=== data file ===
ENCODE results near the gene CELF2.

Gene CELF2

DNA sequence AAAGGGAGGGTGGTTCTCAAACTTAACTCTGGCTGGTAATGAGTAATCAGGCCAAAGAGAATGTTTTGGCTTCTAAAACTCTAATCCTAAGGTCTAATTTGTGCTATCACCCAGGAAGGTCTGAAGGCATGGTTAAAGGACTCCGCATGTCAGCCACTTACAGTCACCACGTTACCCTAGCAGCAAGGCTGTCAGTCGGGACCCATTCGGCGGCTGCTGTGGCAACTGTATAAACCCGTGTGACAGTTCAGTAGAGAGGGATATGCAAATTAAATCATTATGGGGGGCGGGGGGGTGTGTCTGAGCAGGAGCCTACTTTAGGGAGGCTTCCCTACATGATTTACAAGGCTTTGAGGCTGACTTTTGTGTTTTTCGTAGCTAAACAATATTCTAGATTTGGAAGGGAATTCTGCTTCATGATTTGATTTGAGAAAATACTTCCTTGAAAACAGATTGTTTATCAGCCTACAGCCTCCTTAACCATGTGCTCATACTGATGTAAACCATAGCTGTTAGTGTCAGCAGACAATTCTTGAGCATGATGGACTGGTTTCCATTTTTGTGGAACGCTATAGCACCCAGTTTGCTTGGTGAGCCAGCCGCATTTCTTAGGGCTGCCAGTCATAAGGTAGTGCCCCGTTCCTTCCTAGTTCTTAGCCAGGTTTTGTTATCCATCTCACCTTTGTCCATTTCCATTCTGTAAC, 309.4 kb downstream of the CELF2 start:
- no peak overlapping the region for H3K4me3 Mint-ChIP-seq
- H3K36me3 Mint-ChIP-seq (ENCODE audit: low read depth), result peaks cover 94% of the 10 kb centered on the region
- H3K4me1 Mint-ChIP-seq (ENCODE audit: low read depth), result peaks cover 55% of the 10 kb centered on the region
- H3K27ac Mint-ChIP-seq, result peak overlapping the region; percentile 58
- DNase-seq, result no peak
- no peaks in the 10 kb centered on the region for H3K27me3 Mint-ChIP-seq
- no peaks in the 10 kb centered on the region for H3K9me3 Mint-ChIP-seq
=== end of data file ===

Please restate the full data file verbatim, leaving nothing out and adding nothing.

ENCODE results near the gene CELF2.

Gene CELF2

DNA sequence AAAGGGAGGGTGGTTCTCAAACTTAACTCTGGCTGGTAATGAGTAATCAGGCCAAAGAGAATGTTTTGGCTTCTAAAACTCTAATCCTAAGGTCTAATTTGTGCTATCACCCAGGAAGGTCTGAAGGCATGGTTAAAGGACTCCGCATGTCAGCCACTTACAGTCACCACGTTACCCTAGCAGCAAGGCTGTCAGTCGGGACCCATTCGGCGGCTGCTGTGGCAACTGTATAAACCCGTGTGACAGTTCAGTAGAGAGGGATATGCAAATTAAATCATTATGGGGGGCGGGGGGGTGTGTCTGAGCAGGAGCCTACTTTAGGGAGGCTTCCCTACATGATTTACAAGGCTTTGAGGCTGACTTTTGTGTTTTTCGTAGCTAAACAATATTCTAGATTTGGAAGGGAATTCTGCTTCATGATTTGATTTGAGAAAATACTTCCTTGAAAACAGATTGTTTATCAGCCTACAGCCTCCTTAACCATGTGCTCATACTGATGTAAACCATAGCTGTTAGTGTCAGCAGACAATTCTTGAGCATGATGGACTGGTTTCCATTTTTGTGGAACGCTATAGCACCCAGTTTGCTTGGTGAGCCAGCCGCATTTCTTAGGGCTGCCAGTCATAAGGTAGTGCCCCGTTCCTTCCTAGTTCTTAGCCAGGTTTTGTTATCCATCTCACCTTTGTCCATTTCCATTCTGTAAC, 309.4 kb downstream of the CELF2 start:
- no peak overlapping the region for H3K4me3 Mint-ChIP-seq
- H3K36me3 Mint-ChIP-seq (ENCODE audit: low read depth), result peaks cover 94% of the 10 kb centered on the region
- H3K4me1 Mint-ChIP-seq (ENCODE audit: low read depth), result peaks cover 55% of the 10 kb centered on the region
- H3K27ac Mint-ChIP-seq, result peak overlapping the region; percentile 58
- DNase-seq, result no peak
- no peaks in the 10 kb centered on the region for H3K27me3 Mint-ChIP-seq
- no peaks in the 10 kb centered on the region for H3K9me3 Mint-ChIP-seq